Having a criminal conviction on your record or pending domestic violence charges against you can impact your life on multiple levels. One way in which it can is limiting your ability to possess a firearm.
The 1968 Gun Control Act codified at 18 U.S.C. § 921 et seq permanently bars many individuals with criminal records from lawfully possessing a firearm within U.S. borders. Many states like Colorado have similar laws on the books that also prohibit felons from owning firearms. You may face criminal prosecution for violating this law.
Who do these laws prohibit from possessing a firearm?
The above-referenced law prohibits any felon from possessing a firearm. It doesn’t matter whether a defendant’s crime was a violent or non-violent offense so long as the offense was punishable by a year or more of incarceration.
This same federal law prohibits anyone subject to domestic violence protective order from possessing a firearm as well. The law also forbids anyone convicted of misdemeanors such as domestic violence, battery and assault from possessing a gun.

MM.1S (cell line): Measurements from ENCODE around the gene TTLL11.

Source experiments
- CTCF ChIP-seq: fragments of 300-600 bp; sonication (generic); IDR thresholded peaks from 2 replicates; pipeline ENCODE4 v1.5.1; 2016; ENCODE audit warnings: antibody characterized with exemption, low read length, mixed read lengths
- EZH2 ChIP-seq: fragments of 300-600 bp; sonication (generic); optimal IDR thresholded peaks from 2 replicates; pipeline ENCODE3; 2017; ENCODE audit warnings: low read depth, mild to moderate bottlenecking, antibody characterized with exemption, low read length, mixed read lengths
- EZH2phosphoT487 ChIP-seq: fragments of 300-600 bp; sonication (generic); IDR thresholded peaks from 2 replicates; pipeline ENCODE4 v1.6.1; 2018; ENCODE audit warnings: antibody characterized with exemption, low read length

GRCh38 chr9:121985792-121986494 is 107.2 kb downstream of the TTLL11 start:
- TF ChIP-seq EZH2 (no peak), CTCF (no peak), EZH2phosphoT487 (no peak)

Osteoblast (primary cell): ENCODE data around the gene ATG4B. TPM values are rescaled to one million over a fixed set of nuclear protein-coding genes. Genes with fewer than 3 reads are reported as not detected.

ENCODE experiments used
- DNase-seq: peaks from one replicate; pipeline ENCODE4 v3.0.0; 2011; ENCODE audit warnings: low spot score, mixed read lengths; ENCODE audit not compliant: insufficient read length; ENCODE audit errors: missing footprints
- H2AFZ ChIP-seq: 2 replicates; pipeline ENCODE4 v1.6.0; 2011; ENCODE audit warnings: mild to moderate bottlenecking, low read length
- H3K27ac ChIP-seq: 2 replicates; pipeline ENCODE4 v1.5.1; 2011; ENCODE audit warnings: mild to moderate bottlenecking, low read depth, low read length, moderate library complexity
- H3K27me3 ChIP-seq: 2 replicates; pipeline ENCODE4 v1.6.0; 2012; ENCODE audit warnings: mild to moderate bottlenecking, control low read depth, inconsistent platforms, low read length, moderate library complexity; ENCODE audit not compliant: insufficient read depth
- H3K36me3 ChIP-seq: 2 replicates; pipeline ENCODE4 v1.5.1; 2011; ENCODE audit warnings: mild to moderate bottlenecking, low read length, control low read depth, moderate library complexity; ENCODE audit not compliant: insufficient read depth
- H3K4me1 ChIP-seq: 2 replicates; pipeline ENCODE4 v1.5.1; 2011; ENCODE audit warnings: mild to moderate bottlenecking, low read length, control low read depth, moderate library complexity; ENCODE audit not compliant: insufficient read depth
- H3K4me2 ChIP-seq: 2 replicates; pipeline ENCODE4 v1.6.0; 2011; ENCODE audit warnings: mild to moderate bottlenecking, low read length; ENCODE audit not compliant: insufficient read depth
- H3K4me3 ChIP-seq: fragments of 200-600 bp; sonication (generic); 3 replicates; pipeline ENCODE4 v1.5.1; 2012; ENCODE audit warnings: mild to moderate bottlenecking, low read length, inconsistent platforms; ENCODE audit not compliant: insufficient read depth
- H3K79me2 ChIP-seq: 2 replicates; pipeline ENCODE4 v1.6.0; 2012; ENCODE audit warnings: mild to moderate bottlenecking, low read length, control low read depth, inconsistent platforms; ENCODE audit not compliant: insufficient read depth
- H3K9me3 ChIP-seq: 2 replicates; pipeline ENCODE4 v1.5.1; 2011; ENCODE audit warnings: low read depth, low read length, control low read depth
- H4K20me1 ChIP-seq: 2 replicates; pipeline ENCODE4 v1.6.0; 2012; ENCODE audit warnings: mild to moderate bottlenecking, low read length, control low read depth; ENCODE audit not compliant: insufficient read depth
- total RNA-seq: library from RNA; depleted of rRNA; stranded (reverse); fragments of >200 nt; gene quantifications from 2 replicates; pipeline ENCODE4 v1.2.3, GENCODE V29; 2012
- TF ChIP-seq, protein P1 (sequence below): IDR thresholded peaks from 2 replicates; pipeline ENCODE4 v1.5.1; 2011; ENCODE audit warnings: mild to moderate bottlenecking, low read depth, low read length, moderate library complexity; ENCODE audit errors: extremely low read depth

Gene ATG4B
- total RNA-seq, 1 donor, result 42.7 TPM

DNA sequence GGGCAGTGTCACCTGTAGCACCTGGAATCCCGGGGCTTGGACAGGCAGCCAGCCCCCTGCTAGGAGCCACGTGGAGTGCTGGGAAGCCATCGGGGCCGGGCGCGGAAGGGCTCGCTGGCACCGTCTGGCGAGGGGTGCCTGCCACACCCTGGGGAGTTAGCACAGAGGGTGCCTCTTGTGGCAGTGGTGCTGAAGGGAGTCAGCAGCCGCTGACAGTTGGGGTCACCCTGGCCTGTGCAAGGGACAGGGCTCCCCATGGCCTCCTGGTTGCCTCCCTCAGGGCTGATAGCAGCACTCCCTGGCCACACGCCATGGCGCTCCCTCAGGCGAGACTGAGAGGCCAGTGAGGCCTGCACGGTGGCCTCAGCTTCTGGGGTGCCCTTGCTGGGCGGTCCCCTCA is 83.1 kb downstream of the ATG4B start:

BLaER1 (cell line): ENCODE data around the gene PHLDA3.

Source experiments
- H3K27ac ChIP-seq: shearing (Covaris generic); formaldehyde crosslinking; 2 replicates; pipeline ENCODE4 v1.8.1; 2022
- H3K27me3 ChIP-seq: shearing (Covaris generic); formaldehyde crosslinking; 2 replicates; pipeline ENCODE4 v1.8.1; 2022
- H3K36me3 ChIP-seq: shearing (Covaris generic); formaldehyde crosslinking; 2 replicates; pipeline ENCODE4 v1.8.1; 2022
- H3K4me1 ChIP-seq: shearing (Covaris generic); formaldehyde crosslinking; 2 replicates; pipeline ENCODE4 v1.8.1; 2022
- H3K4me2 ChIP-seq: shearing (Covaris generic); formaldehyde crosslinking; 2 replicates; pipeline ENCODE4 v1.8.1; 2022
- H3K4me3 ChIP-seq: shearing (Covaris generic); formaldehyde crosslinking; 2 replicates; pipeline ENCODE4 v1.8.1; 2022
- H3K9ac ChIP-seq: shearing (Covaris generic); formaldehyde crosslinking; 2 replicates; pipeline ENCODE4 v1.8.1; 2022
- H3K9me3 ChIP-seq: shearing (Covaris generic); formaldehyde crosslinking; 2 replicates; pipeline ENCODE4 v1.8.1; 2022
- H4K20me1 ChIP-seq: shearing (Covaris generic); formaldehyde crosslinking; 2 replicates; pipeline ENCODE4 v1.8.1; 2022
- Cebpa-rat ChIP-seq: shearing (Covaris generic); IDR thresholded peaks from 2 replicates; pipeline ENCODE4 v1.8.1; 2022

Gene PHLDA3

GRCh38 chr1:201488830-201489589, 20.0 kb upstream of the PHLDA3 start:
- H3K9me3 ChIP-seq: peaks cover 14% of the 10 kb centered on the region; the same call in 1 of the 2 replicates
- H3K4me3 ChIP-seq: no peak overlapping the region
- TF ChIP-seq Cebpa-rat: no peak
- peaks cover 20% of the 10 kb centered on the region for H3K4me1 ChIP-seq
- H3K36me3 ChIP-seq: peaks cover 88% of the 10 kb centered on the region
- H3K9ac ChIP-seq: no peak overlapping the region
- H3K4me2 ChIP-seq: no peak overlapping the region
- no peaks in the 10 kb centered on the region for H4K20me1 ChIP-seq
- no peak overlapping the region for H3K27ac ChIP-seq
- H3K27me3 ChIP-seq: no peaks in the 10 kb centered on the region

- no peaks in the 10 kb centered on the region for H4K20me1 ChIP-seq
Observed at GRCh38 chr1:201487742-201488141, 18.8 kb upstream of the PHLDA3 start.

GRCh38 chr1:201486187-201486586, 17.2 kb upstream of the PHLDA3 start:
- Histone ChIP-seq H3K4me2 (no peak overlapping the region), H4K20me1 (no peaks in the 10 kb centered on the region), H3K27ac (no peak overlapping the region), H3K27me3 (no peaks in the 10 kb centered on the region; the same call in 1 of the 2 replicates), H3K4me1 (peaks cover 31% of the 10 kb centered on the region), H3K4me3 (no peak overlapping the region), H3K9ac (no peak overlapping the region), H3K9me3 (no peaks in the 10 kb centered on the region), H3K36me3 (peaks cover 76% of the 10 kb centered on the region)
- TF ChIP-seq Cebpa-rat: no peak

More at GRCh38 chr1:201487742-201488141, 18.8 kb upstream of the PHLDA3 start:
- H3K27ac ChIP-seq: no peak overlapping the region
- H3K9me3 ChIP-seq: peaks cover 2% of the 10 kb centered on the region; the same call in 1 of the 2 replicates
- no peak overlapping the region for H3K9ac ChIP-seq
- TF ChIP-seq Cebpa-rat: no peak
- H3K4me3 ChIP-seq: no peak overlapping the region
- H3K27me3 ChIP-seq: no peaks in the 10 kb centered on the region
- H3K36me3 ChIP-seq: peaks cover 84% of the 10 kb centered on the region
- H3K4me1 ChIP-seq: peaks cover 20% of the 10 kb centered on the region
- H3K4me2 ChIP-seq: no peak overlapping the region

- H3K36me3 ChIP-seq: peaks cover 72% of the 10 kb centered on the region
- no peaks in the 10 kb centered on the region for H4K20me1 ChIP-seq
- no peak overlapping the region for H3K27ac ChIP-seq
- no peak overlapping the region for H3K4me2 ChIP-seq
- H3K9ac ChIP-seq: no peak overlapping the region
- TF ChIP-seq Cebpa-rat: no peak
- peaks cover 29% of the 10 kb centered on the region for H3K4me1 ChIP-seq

You should also know that this law applies retroactively, meaning that it prohibits those with convictions before its enactment from possessing a firearm as well, although it may not apply to someone who has received a pardon, expungement or restoration of their civil rights via another avenue.
How should you proceed if you’re facing weapons charges?
You shouldn’t assume that your life is over simply because you’re facing a weapons charge. Your freedom may indeed be on the line unless you put up a strong defense in your case, though. You’ll want to have an attorney that’s a strong advocate defending your rights when your life is in the balance.